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Why We Should Appreciate Art in Museum Setting
You might ask, 'If you can shop online, why not view art online?' Surprisingly, there is science behind the reason why we most enjoy having one-on-one contact with original art in a museum vs. online. I’ll explain.
As stated in the British Psychological Society’s Research Digest, a study was conducted by a team led by David Brieber of the University of Wien.
Psychology students were divided into three groups: the first group was sent to Vienna’s Museum Startgalerie where the exhibit, "Beauty Contest" was held. This consisted of paintings, photographs, and collages that explored self-image, sexuality, and beauty.
One week later the first test group was exposed to the same art and artist bios, but on a computer.
A second test group was asked to view the art on the computer first, and then they visited the same exhibit at the Vienna museum.
The third group viewed the exhibit at the museum twice.
After the data was compiled, it was found that the students found the art at the museum "more stimulating, positive, and interesting."
Due to visualization, they also remembered artwork in surrounding spaces.
Note: these were psychology, not art history students.
Scientifically speaking, the reason for these findings is the "theory of situated cognition" – where the physical space of the museum changed how the students’ minds responded to what they saw - favorably.
Another study was conducted at Michigan State by author Stephanie Mangus. She and her team of researchers asked 518 people to look at two unfamiliar paintings with fabricated bios.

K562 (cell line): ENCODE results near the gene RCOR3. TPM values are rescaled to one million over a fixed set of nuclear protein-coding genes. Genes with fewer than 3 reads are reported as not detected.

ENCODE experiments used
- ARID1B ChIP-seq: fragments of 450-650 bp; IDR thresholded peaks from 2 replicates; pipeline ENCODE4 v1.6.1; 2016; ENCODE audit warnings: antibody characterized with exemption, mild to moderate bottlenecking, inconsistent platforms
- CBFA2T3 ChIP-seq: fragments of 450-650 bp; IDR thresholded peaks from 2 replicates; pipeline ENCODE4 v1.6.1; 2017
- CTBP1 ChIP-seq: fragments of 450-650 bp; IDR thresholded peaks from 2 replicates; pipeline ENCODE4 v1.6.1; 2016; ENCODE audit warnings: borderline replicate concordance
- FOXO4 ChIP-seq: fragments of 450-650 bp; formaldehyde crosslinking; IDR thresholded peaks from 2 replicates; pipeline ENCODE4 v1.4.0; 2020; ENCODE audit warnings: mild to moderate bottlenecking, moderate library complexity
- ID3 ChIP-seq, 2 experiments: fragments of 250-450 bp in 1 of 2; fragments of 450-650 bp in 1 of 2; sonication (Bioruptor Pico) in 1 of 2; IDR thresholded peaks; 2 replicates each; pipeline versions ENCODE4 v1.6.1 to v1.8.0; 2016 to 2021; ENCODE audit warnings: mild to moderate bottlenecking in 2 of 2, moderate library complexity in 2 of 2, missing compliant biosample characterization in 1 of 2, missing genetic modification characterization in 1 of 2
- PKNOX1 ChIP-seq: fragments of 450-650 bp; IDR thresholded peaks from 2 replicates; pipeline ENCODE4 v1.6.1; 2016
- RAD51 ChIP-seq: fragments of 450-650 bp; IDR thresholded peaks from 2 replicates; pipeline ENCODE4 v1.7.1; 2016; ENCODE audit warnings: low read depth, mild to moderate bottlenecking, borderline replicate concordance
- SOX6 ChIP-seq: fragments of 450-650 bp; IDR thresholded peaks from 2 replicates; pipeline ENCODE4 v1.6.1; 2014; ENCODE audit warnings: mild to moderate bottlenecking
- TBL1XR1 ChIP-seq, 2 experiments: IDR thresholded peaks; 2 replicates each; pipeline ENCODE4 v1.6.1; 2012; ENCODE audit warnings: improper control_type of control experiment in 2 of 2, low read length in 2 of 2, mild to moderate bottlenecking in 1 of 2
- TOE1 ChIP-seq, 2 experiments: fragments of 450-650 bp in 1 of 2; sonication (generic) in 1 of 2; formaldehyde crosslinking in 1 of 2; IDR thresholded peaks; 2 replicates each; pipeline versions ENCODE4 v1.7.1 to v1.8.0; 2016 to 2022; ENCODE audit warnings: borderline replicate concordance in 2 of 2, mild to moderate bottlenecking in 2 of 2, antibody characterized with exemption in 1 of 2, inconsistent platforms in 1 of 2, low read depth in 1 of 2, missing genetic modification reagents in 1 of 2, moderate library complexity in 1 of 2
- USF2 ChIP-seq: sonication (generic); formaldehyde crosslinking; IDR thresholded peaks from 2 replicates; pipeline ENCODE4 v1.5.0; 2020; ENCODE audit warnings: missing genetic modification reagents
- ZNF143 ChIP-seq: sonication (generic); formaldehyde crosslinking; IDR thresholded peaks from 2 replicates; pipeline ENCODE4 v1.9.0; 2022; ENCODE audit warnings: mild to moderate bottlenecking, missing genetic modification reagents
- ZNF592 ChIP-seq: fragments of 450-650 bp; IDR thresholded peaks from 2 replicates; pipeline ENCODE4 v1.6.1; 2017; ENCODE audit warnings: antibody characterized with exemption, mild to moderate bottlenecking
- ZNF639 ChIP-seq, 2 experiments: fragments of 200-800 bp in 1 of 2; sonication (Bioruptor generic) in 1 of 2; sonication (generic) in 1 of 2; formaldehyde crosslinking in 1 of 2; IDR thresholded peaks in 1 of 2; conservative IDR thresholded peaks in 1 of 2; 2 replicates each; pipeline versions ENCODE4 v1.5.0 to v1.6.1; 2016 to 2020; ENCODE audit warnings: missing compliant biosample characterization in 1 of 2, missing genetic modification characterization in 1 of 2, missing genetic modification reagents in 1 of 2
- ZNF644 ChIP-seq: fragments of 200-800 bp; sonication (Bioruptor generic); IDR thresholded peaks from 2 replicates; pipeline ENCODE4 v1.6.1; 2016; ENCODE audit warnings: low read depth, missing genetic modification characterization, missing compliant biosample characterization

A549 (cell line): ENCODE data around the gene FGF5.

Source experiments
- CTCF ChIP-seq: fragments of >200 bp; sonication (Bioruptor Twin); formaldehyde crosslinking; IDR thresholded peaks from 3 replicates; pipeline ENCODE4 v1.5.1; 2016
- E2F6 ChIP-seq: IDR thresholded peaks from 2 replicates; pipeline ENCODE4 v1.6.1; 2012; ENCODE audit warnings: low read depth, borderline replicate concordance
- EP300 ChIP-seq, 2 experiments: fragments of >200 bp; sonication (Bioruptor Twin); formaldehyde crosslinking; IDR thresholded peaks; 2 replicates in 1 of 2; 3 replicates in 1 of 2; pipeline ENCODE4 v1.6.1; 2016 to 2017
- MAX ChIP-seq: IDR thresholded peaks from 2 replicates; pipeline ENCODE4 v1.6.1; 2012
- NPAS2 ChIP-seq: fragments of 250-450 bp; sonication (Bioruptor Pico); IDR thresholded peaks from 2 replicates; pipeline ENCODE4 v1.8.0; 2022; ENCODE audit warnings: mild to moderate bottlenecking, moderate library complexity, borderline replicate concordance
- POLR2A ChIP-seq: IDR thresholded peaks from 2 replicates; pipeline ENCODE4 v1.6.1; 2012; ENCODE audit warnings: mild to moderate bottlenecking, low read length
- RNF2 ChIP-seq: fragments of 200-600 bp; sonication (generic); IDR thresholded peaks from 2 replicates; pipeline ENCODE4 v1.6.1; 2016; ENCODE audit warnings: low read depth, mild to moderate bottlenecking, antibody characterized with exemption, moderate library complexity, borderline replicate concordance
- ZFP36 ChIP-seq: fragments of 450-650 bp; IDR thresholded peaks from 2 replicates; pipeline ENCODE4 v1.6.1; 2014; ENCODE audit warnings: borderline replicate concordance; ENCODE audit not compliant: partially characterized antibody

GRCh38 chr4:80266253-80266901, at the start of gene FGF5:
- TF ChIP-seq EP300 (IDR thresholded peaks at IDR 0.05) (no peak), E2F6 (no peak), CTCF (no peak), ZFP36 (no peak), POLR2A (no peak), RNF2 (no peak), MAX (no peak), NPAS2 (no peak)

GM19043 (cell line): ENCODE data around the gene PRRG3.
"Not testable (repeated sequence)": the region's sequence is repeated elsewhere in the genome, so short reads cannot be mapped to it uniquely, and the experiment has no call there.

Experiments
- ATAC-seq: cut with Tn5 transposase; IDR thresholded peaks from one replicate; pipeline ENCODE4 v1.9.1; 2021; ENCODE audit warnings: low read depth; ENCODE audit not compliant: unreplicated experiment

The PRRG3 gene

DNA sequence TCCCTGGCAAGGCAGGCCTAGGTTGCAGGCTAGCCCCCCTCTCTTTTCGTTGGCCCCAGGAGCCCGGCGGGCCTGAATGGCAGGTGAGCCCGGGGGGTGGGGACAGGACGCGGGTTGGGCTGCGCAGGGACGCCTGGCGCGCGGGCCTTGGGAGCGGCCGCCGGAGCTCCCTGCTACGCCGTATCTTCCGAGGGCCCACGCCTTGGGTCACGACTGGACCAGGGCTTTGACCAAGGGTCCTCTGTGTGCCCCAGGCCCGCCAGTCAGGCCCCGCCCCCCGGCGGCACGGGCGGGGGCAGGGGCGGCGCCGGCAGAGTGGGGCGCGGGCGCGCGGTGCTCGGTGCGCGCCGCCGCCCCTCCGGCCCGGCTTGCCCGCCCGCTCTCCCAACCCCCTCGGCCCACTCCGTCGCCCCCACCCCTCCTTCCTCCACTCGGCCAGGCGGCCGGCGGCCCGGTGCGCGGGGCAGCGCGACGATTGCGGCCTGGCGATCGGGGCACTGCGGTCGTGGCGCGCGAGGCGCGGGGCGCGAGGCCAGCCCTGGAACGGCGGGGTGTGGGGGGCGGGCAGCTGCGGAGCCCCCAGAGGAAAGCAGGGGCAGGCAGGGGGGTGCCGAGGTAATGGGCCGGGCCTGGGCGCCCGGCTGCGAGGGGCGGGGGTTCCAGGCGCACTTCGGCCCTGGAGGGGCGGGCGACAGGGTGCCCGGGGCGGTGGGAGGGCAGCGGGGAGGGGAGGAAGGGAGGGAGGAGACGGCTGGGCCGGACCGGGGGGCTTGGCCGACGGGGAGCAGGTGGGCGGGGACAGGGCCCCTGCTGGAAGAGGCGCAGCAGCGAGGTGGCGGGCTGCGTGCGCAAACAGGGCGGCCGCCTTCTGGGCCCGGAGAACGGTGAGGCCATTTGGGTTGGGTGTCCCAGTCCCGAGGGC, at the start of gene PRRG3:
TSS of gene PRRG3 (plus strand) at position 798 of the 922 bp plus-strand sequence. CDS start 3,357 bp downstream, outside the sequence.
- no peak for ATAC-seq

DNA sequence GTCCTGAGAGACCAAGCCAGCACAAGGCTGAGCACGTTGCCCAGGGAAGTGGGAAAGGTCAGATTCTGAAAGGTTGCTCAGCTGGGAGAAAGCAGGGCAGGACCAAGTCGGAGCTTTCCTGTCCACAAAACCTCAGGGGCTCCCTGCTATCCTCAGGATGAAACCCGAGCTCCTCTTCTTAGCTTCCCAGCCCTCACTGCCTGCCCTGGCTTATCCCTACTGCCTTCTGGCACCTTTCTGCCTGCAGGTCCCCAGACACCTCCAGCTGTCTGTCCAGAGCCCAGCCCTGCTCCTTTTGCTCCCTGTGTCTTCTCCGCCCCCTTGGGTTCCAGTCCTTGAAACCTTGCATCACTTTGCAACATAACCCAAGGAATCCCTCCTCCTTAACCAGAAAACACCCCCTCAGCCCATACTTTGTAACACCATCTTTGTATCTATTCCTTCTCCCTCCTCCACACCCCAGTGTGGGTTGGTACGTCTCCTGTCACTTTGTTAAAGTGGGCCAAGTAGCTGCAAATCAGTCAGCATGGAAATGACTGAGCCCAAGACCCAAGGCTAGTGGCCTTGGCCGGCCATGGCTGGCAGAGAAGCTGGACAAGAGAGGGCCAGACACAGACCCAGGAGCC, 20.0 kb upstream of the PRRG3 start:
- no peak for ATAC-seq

One artist was said to have spent a lifetime painting, the other only recently began to paint.
Not only did the test group find the artwork by the lifetime artist more favorable, they were more likely to purchase that art, versus the work by a novice artist.
As to a difference in opinion by gender – the women in the group were found to spend more time evaluating the artwork - whereas the men judged the artists more by their experiences, than the art itself.
Personally, I have found that visiting a museum to be the most quintessential art experience.
For example, when you see a copy of Vermeer’s "Girl With a Pearl Earring" in a textbook or on a computer screen, the facsimile just can’t capture the blush on the girl’s cheek when I viewed this painting at the Vermeer Exhibit, National Gallery, Washington, DC in 1996.
Nor can a copy capture the sheer scale of a painting – take Géricault’s "Raft of the Medusa" at the Louvre, Paris. When I saw this extraordinarily large painting, I was stricken with emotion in regard to its subject matter. If it were a small painting, perhaps it wouldn’t have made such an impact.
If you’ve always aspired to be in the company of geniuses, then visit a museum, where you can "spend time" amongst world class art and the artists who some believe may have been guided by a "higher power" or have simply drawn inspiration from "the power within."
What do you think?
You can own a premium poster of Johannes Vermeer's "Girl With a Pearl Earring."
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